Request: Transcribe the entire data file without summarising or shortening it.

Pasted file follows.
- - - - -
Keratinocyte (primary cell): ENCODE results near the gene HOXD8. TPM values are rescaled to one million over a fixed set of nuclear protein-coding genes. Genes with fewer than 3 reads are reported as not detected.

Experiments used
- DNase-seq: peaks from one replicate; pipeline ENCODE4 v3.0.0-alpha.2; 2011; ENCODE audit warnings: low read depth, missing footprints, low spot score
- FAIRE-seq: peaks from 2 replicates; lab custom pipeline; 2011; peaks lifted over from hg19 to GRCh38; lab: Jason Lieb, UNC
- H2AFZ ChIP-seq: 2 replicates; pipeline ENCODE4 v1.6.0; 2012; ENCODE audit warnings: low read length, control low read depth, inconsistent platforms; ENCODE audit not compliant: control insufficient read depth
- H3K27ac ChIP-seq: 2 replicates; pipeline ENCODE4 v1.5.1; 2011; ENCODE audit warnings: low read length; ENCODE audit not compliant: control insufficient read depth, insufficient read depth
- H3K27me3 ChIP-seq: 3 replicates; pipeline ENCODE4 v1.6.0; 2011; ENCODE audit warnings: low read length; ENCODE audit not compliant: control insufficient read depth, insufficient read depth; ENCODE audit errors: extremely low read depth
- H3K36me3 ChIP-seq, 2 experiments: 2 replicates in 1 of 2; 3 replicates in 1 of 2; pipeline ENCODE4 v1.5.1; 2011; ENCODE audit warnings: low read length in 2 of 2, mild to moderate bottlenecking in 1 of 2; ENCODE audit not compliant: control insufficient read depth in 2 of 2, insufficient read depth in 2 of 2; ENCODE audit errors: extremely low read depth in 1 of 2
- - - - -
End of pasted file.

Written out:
Keratinocyte (primary cell): ENCODE results near the gene HOXD8. TPM values are rescaled to one million over a fixed set of nuclear protein-coding genes. Genes with fewer than 3 reads are reported as not detected.

Experiments used
- DNase-seq: peaks from one replicate; pipeline ENCODE4 v3.0.0-alpha.2; 2011; ENCODE audit warnings: low read depth, missing footprints, low spot score
- FAIRE-seq: peaks from 2 replicates; lab custom pipeline; 2011; peaks lifted over from hg19 to GRCh38; lab: Jason Lieb, UNC
- H2AFZ ChIP-seq: 2 replicates; pipeline ENCODE4 v1.6.0; 2012; ENCODE audit warnings: low read length, control low read depth, inconsistent platforms; ENCODE audit not compliant: control insufficient read depth
- H3K27ac ChIP-seq: 2 replicates; pipeline ENCODE4 v1.5.1; 2011; ENCODE audit warnings: low read length; ENCODE audit not compliant: control insufficient read depth, insufficient read depth
- H3K27me3 ChIP-seq: 3 replicates; pipeline ENCODE4 v1.6.0; 2011; ENCODE audit warnings: low read length; ENCODE audit not compliant: control insufficient read depth, insufficient read depth; ENCODE audit errors: extremely low read depth
- H3K36me3 ChIP-seq, 2 experiments: 2 replicates in 1 of 2; 3 replicates in 1 of 2; pipeline ENCODE4 v1.5.1; 2011; ENCODE audit warnings: low read length in 2 of 2, mild to moderate bottlenecking in 1 of 2; ENCODE audit not compliant: control insufficient read depth in 2 of 2, insufficient read depth in 2 of 2; ENCODE audit errors: extremely low read depth in 1 of 2